The Citizens’ Platform for Strategic Monitoring of Health Policies in Niger, the Civil Society Global Network for Malaria Elimination (CS4ME) and the Global Fund Advocates Network Africa (GFAN AFRICA) under the coordination of the NGO Impact Santé Afrique (ISA) organized a strategic meeting to advocate for increased mobilization of domestic resources for Health in Africa. 40 civil society organizations (CSOs) from 15 francophone countries of the continent took part in this meeting, which was held on July 02, 2019 in Niamey on the side-lines of the 12th Extraordinary Summit of Heads of State and the African Union.
During this meeting, it was discussed to define the advocacy strategy with which CSOs intend to influence the decision-making of African leaders (Heads of State and Government, parliamentarians, first ladies, ministers, etc.) in favour of increasing domestic resources to finance health. A CSO statement and action plan were produced at this meeting. They will serve as a lever for civil society organizations to obtain firm commitments from African leaders to improve health financing on the continent.
The declaration of African CSOs calls for the allocation of increased domestic resources for health; to provide counterpart financing on time, to establish integrated and comprehensive primary health care, to improve the health and community system, ensure availability of quality services and inputs up to the community level; to establish multi-sectoral councils to monitor commitments in each country; and to institutionalize accountability tools for the effective use of health resources.
The Niamey Declaration recalls that African countries have been facing the most serious threats to public health, despite progress in the field of health. Health systems remain weak and largely underfunded. Domestic resource mobilization is too slow to enable Africa to meet its commitments and meet community needs. It is therefore imperative for African countries to significantly increase their annual health budgets. The Niamey Declaration reminds African leaders of the commitments made in Agenda 2063, the 2001 Abuja Declaration and the 2013 Abuja Declaration. Commitments to realize an Africa that is home to “healthy and well nourished citizens”, to allocate 15% of national budgets to health and to end the AIDS, tuberculosis and malaria epidemics in Africa by 2030. The reminder also of the initiative of African Heads of State and Government launched in February 2019 in Addis Ababa aimed specifically at increasing investment in health and accelerating the realization of universal health coverage.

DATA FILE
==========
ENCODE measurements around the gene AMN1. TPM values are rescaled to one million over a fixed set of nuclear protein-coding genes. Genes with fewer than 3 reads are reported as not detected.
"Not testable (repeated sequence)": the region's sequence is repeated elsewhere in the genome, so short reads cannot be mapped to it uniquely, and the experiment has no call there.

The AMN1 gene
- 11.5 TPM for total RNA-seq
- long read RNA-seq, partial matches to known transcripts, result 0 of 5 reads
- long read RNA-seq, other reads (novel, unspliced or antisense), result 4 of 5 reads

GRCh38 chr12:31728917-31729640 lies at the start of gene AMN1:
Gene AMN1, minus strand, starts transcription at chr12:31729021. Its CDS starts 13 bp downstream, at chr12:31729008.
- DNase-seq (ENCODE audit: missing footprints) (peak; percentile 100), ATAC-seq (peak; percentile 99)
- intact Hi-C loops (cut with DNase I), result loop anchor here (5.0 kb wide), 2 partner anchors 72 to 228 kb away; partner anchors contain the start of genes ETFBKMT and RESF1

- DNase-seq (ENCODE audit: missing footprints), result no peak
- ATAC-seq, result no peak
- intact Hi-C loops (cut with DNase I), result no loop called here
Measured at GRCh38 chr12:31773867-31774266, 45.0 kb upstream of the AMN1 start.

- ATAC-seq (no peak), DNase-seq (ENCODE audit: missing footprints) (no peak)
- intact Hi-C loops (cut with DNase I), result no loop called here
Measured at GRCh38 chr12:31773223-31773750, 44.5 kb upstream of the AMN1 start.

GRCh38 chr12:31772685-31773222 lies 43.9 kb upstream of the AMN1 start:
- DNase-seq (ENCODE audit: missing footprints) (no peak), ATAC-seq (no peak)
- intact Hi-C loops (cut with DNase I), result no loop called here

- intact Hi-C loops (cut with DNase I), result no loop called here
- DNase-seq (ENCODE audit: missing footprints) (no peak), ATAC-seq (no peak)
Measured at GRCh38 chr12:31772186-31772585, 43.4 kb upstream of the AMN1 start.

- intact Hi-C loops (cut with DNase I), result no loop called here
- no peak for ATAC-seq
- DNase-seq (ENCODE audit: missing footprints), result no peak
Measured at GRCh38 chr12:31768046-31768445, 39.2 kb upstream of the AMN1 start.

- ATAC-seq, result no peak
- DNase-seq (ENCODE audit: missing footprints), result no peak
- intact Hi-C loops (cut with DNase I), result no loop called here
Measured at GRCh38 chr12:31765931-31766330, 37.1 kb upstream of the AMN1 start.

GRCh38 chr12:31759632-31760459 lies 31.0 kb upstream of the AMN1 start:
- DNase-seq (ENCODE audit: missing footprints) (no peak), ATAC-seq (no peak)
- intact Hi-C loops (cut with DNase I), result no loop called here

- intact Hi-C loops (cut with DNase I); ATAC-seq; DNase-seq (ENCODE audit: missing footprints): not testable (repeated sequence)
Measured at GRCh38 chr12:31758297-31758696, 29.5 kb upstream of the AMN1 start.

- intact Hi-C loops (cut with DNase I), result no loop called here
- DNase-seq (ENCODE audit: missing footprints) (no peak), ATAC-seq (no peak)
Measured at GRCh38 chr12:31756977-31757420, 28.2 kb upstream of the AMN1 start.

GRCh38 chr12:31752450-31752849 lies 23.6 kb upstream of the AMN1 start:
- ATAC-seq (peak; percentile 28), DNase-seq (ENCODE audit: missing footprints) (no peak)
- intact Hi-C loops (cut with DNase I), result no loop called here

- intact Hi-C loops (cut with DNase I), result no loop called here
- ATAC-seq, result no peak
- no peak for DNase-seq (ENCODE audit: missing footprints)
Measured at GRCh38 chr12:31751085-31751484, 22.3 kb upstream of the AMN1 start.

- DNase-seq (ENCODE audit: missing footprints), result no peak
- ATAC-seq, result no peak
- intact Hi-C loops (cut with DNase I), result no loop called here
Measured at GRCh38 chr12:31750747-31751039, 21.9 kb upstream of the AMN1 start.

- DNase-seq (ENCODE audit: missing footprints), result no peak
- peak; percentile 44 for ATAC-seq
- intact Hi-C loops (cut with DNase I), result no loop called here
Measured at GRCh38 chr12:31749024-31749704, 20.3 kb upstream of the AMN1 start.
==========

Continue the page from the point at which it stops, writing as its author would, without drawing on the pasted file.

In the short term, the Niamey Declaration urges African leaders to contribute to the successful 6th replenishment of the Global Fund to Fight AIDS, TB and Malaria to be held in Lyon, France in October 2019. This would demonstrate our leaders’ commitment to positioning African countries as significant actors in global solidarity for health, a solidarity on which the survival and well-being of their populations remain largely dependent.
Plateforme de Suivi Stratégique des politiques de santé, Niger,- RNP +, CSCG, Gabon – Jeunesse Sans Frontières, Gabon– PAOLP, CONGO, Niger– RENIP+, Niger – RENIPOC, Niger – Association FARHAN, NIGER– AFRIYAN, Niger– RYPS, Niger– ONG SDL, Niger-POSSAV, Guinée– RACOJ, RDC – JCVS, RDC– Plateforme OSC pour le VIH et la promotion de la santé, Togo– PHICC, Cameroun– IRESCO, Cameroun– ROAFEM, Benin– RMAP +, MALI– ROASSN, Niger– RAME, Burkina Faso – REFNI, Niger– ONEN, Niger – ITPC, Côte d’ivoire– AJLP, Tchad– CORCOREC /SADE, CONGO– RENAPS AJ, Gabon– MVS, Niger– SONGES, Niger– Rwanda NGO forum on HIV/AIDS & Health promotion, Rwanda– ROPS+, Niger– Plateforme DES -ICI, Niger– ONG JAAD, Niger– SCI, Niger– ISA -Impact Santé Afrique, Cameroun CS4ME, GFAN AFRICA, WACI HEALTH, ENDA-SANTE Guinée Bissau-Sénégal